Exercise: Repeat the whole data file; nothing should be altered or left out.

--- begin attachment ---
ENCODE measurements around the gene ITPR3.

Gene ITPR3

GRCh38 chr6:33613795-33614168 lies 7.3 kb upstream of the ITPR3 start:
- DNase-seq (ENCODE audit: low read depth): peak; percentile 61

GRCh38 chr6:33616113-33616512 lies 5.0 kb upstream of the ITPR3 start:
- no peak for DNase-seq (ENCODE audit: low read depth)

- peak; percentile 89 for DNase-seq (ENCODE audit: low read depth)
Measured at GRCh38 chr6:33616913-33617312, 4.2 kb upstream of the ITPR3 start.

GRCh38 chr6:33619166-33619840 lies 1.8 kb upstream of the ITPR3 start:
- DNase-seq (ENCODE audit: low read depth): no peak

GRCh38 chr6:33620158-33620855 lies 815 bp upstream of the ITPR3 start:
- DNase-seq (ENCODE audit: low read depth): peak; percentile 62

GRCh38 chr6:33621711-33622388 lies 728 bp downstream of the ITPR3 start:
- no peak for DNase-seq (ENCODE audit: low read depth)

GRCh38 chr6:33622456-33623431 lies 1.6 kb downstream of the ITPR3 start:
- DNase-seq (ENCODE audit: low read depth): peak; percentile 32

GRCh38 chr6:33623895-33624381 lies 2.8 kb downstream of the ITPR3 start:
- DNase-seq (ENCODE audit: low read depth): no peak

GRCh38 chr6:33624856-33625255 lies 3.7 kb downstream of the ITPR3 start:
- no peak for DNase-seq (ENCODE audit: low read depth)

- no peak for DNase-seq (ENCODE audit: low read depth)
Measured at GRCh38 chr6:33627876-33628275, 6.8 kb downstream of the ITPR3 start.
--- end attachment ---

ENCODE measurements around the gene ITPR3.

Gene ITPR3

GRCh38 chr6:33613795-33614168 lies 7.3 kb upstream of the ITPR3 start:
- DNase-seq (ENCODE audit: low read depth): peak; percentile 61

GRCh38 chr6:33616113-33616512 lies 5.0 kb upstream of the ITPR3 start:
- no peak for DNase-seq (ENCODE audit: low read depth)

- peak; percentile 89 for DNase-seq (ENCODE audit: low read depth)
Measured at GRCh38 chr6:33616913-33617312, 4.2 kb upstream of the ITPR3 start.

GRCh38 chr6:33619166-33619840 lies 1.8 kb upstream of the ITPR3 start:
- DNase-seq (ENCODE audit: low read depth): no peak

GRCh38 chr6:33620158-33620855 lies 815 bp upstream of the ITPR3 start:
- DNase-seq (ENCODE audit: low read depth): peak; percentile 62

GRCh38 chr6:33621711-33622388 lies 728 bp downstream of the ITPR3 start:
- no peak for DNase-seq (ENCODE audit: low read depth)

GRCh38 chr6:33622456-33623431 lies 1.6 kb downstream of the ITPR3 start:
- DNase-seq (ENCODE audit: low read depth): peak; percentile 32

GRCh38 chr6:33623895-33624381 lies 2.8 kb downstream of the ITPR3 start:
- DNase-seq (ENCODE audit: low read depth): no peak

GRCh38 chr6:33624856-33625255 lies 3.7 kb downstream of the ITPR3 start:
- no peak for DNase-seq (ENCODE audit: low read depth)

- no peak for DNase-seq (ENCODE audit: low read depth)
Measured at GRCh38 chr6:33627876-33628275, 6.8 kb downstream of the ITPR3 start.